Editor’s note: We are sad to report that Dr. Kaplan passed away on Saturday, June 23. We are reposting this story now to celebrate his life. Read his obituary.
Explore this issueApril 2018
In a growing specialty that is still largely underserved, there is always a spark of excitement and an unspoken sense of camaraderie when one rheumatologist meets another in the most unexpected places. I met Herbert Kaplan, MD, during a trip to Massachusetts to see my parents-in-law at the retirement community they had just moved into. Both retired physicians, they were eager to share the news that their newfound friend in the building happened to be a rheumatologist like me and was a past president of the ACR.
I vaguely recognized the name, but I didn’t know much about Dr. Kaplan. I was just in my last year of medical school when he was ACR president (1993–94). I decided to make it a point to sit down and chat with Dr. Kaplan whenever I was in town, and I exchanged occasional emails with him. The more I got to know Dr. Kaplan, the more I felt compelled to share the story of how I met him with not just a few colleagues, but to make sure this and future generations of rheumatologists know about Dr. Kaplan’s contributions to the advancement of our specialty.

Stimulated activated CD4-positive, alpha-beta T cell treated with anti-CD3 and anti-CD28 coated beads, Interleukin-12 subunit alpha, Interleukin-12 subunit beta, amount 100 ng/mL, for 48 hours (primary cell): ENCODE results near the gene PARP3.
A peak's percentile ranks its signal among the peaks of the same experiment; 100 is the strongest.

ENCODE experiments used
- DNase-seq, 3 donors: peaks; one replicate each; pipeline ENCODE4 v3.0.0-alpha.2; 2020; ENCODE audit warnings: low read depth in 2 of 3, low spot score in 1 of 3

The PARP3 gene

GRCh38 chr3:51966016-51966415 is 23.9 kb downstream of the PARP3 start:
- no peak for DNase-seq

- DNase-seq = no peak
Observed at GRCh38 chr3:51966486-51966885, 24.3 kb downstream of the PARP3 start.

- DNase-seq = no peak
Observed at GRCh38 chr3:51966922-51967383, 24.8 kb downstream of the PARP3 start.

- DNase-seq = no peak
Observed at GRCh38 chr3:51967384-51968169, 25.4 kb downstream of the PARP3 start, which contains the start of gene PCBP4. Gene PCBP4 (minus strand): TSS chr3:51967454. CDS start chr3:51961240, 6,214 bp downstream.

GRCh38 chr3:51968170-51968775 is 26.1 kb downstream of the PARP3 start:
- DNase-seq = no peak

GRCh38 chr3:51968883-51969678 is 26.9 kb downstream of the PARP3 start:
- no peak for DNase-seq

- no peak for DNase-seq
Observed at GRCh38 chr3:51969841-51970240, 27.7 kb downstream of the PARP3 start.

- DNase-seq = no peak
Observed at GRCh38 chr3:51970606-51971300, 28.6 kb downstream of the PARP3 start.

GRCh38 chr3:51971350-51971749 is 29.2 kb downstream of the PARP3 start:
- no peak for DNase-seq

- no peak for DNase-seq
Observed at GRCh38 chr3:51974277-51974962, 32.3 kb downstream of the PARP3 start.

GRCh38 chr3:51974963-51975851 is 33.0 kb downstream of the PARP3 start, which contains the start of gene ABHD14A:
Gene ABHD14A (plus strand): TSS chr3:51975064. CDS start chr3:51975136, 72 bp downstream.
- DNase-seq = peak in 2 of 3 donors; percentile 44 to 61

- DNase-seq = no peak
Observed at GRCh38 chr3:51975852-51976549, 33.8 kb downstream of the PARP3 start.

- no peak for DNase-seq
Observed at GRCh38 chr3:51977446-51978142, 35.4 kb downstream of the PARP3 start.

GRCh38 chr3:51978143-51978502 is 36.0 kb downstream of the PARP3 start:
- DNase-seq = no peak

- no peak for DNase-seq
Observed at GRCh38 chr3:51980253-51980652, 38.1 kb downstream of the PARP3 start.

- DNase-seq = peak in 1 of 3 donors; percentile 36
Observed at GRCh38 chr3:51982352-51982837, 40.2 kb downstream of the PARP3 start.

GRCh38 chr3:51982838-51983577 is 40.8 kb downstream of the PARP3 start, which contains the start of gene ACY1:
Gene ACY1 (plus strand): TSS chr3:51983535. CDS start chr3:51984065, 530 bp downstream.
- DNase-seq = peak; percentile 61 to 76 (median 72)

I asked Dr. Kaplan for a formal interview about his life, which he gladly obliged. I was like Marty McFly in Back to the Future, with an accidental chance to see the life of my version of Doc Brown. In the end, I learned so much about the history and the future of rheumatology.